Joseph Farror, an auctioneer in High Street, was much impressed by it. He left six (old) pence in his will for it to be cleaned every week. During the 2nd World War the statue was packed away for its own protection. In the 1950s it was sited in Moor Street, and more recently moved to the Bull Ring.
Top: Lord Nelson
Above: left, Lady Nelson
Right, Lady Hamilton.
Framed prints, illustrations and text about Joseph Sturge.
The text reads: The business premises where Joseph Sturge traded as a corn merchant once stood on the corner of nearby Gas Street, opposite the Convention Centre.
As a well as a prosperous merchant Sturge was also a Quaker, and greatly troubled by the immoral trading system of his day, to the extent that he became
a prominent campaigner for the abolition of slavery.
English merchants had played a part in the slave trade since the 16th century. The growth of the southern colonies in British America led to an expansion of that trade. The development of the sugar industry in the West Indies led to further demand for African slaves.
The evils of the slave trade became well known through the work of various reformers, especially Quakers such as Thomas Clarkson. Eventually William Wilberforce succeeded in getting Parliament to abolish the slave trade in 1807.
However, this still left the unsolved problem of slavery in the Empire. Joseph Sturge campaigned vigorously for its abolition in the British West Indies.
In 1833 Parliament passed the Abolition Act. Slave owners were compensated for the loss of their ‘property’. The government paid out £20 million - about £37.50 for each slave.
Sturge later campaigned against the much hated Corn Laws, which kept the price of bread artificially high. He also supported the Chartists in their campaign for the extension of the right to vote.
A monument commemorating Joseph Sturge stands at the nearby junction of Five Ways.
Top: Statue of Joseph Sturge at Five Ways, c1900
Above: A satirical attack on British support for slavery.
A framed print and text about Joseph Priestly.
The text reads: Born in Leeds in 1733, joseph Priestley lived at Fairhill, Sparkbrook, for many years. He was the distinguished chemist whose pioneering experiments included the ‘discovery’ of the properties of oxygen. He was also a minister of religion, and in 1780 was appointed as pastor to the nonconformist chapel in nearby Moor Street.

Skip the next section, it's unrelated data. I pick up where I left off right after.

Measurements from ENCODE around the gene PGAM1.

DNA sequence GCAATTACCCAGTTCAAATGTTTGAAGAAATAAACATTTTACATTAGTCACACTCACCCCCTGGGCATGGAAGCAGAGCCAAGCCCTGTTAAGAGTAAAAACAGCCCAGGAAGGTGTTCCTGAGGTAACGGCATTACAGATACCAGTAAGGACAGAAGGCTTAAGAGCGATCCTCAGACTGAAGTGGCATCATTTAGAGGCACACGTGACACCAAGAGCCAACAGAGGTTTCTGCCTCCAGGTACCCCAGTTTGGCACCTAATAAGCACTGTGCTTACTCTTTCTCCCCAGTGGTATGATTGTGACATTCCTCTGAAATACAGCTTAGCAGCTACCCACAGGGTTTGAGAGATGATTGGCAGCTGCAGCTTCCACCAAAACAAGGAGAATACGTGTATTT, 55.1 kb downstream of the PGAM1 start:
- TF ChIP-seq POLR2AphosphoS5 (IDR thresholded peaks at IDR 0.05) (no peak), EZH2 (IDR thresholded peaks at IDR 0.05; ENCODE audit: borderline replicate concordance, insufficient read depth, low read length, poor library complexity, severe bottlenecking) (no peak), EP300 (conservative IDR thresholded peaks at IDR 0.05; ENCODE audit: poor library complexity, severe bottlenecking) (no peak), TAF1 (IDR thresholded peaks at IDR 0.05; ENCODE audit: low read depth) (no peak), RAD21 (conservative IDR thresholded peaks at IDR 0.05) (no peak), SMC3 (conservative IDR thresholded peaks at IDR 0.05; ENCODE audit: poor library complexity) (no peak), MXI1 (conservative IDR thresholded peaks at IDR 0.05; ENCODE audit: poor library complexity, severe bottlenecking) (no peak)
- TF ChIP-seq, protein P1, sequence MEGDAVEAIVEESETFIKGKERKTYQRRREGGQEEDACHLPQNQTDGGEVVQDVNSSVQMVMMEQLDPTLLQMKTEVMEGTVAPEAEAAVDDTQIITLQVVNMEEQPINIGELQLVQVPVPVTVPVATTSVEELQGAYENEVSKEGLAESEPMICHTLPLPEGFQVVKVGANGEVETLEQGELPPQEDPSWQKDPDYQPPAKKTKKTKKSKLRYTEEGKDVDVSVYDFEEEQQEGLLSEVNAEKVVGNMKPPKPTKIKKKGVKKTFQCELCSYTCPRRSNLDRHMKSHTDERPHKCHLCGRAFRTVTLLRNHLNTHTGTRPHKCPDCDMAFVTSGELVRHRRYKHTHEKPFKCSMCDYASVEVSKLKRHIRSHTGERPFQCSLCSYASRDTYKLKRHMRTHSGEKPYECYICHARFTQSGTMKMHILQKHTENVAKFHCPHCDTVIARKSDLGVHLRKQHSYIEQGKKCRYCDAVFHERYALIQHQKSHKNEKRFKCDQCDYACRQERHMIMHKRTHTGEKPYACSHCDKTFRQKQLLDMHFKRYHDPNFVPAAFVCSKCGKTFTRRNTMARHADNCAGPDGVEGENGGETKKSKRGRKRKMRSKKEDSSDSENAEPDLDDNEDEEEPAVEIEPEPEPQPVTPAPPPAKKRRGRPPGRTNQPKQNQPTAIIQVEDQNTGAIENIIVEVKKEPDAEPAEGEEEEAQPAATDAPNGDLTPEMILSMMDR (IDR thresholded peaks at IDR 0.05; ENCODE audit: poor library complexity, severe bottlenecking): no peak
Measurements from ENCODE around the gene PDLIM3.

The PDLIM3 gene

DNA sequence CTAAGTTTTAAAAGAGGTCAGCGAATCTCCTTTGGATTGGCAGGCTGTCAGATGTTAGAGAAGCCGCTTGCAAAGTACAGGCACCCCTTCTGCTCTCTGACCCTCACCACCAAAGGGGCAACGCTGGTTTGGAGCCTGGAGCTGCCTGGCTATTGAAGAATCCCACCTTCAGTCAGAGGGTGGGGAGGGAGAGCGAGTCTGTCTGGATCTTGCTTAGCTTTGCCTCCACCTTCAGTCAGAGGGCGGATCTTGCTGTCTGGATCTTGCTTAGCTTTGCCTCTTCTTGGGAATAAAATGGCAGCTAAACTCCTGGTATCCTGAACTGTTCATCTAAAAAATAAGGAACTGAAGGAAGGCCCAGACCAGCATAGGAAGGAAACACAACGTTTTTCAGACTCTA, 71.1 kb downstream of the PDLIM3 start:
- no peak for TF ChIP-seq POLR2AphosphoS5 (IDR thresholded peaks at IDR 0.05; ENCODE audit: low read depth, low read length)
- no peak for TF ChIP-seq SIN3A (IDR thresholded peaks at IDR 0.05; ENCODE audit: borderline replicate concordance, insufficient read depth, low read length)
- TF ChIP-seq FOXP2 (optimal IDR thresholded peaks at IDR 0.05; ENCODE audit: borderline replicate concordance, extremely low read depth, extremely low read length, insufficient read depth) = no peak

On 14 July 1791 Doctor Priestly held a dinner at Dadley’s Hotel, Temple Row, to celebrate the anniversary of the storming of the Bastille by the Jacobins during the French Revolution.
When the 81 guests left after the dinner they were greeted by cries from a mob of “Church and King forever”. The mob then burned down the New Meeting House, where Priestley was the minister.
The rioters rushed off to Fair Hill to set fire to Priestley’s home and laboratory. Fortunately the Doctor and his wife escaped minutes before the arrival of the mob, which set fire to an effigy of him.
Doctor Priestly watched unrecognised as the rioters – which he estimated at “near 10,000 people” – wrecked his home and got drunk on his wine. The rioting continued for several more days and nights. Not surprisingly, Priestley left Birmingham and soon after crossed the Atlantic settling in Pennsylvania, where he died in February 1804.
Framed photographs from Birmingham’s history.
A framed photograph of Five Ways, Birmingham c.1910.
A framed photograph of the Queens and North Western Hotel, Birmingham, in c1904.
A framed photograph of Five Ways, Birmingham, in c1908.
A framed print of a Birmingham flower market.
Thomas Attwood and Joseph Chamberlain depicted in framed cartoons.
Above: Cartoon vision of Attwood after the 1836 Reform meeting in the Town Hall.
Below: Joseph Chamberlain drives his ‘improvement scheme’ through against objectors in 1876.
A framed old beer advert.
A framed illustration of a rural scene.
A framed print of a Birmingham canal boat.
External photograph of the building – main entrance.